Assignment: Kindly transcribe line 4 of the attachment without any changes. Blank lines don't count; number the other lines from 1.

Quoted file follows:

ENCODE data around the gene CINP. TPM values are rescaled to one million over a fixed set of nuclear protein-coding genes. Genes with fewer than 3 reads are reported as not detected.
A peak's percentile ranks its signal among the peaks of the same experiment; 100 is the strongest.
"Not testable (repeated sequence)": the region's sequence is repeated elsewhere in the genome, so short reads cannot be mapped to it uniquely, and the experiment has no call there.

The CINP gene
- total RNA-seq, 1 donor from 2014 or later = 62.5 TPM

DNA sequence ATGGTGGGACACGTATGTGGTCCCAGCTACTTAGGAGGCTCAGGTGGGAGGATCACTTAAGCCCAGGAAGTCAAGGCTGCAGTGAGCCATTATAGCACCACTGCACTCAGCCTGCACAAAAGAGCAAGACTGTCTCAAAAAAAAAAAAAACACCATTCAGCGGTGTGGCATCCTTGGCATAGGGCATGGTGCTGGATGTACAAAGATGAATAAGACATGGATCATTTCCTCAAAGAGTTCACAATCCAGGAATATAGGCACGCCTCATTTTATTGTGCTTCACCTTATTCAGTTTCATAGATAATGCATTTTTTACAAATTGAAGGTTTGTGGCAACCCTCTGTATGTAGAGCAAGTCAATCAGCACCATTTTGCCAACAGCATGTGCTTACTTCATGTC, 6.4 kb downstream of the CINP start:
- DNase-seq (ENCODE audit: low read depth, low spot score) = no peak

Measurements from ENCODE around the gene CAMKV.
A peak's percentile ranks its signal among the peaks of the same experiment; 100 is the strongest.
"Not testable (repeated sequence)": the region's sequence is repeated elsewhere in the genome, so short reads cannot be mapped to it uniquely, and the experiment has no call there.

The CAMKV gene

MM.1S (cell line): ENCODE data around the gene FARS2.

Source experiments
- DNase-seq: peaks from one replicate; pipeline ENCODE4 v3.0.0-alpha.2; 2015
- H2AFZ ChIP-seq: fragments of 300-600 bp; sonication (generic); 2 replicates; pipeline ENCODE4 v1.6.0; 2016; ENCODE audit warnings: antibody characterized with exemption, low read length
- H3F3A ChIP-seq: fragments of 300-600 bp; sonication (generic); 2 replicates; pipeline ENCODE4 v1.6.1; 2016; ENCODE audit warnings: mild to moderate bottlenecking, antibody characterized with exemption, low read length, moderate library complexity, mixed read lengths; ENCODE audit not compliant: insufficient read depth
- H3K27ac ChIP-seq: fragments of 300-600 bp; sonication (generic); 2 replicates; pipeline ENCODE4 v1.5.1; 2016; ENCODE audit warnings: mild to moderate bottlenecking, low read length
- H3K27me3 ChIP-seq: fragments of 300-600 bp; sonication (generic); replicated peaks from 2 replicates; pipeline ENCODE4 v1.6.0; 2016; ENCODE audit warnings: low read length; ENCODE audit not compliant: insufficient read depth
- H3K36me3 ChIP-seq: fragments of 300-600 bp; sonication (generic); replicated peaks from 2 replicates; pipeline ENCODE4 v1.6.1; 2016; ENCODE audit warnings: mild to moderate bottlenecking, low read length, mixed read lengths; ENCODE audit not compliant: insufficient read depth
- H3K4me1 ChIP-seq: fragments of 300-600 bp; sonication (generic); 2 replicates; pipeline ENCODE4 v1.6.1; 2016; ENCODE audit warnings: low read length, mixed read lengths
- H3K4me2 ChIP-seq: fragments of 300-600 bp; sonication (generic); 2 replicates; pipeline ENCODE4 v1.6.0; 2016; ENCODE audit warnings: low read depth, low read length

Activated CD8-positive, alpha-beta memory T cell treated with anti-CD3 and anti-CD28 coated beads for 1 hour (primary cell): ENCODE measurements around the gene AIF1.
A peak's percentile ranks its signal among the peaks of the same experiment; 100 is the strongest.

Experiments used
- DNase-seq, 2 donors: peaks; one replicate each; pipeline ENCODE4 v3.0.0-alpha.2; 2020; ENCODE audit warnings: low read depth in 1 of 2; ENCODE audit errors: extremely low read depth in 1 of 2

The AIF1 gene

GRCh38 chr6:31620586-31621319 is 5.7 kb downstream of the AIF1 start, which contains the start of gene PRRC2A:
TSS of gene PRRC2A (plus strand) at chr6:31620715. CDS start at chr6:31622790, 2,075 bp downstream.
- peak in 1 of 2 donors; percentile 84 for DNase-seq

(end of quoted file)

The CINP gene